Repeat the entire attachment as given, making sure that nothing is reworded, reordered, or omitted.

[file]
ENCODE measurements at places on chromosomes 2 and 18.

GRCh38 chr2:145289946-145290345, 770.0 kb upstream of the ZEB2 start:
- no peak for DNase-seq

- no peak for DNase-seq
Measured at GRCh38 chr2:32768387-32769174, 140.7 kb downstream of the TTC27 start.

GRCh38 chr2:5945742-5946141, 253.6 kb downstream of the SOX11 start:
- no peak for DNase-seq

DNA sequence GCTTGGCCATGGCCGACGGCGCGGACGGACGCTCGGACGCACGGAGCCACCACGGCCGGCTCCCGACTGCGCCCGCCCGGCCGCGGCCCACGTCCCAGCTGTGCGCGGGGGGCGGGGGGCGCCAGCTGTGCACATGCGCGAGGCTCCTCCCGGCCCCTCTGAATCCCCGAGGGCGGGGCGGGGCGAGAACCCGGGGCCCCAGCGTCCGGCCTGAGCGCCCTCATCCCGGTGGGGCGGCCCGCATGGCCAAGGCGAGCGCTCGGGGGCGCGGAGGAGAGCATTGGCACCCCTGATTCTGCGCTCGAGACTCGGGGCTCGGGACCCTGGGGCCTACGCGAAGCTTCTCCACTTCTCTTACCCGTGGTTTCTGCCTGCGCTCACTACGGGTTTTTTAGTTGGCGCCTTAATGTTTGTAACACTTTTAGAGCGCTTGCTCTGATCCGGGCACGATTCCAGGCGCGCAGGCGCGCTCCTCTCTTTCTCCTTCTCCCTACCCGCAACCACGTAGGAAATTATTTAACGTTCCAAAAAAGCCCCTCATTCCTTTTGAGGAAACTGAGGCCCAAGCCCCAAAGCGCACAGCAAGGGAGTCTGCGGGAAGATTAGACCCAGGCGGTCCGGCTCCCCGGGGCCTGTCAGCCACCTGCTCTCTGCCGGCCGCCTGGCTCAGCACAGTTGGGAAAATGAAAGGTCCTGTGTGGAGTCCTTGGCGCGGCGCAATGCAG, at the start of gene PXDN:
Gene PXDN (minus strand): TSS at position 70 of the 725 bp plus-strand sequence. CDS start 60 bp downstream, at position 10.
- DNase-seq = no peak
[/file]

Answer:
ENCODE measurements at places on chromosomes 2 and 18.

GRCh38 chr2:145289946-145290345, 770.0 kb upstream of the ZEB2 start:
- no peak for DNase-seq

- no peak for DNase-seq
Measured at GRCh38 chr2:32768387-32769174, 140.7 kb downstream of the TTC27 start.

GRCh38 chr2:5945742-5946141, 253.6 kb downstream of the SOX11 start:
- no peak for DNase-seq

DNA sequence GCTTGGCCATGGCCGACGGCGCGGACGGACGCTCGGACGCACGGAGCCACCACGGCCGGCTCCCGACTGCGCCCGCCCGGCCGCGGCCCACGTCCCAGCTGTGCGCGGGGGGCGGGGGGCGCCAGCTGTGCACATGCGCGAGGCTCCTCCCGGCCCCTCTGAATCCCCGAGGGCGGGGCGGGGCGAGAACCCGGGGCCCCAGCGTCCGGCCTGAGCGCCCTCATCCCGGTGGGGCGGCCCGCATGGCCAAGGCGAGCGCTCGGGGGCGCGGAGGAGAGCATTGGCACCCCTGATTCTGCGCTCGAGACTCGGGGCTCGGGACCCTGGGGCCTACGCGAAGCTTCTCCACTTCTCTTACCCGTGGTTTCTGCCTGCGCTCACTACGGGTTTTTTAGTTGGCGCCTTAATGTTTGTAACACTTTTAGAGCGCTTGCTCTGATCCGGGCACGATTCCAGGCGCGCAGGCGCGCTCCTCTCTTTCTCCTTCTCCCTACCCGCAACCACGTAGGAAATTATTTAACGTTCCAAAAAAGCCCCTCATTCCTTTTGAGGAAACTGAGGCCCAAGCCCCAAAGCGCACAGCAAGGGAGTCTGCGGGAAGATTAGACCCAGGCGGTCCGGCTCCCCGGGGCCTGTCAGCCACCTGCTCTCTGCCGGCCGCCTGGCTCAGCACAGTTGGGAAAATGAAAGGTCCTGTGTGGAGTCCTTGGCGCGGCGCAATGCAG, at the start of gene PXDN:
Gene PXDN (minus strand): TSS at position 70 of the 725 bp plus-strand sequence. CDS start 60 bp downstream, at position 10.
- DNase-seq = no peak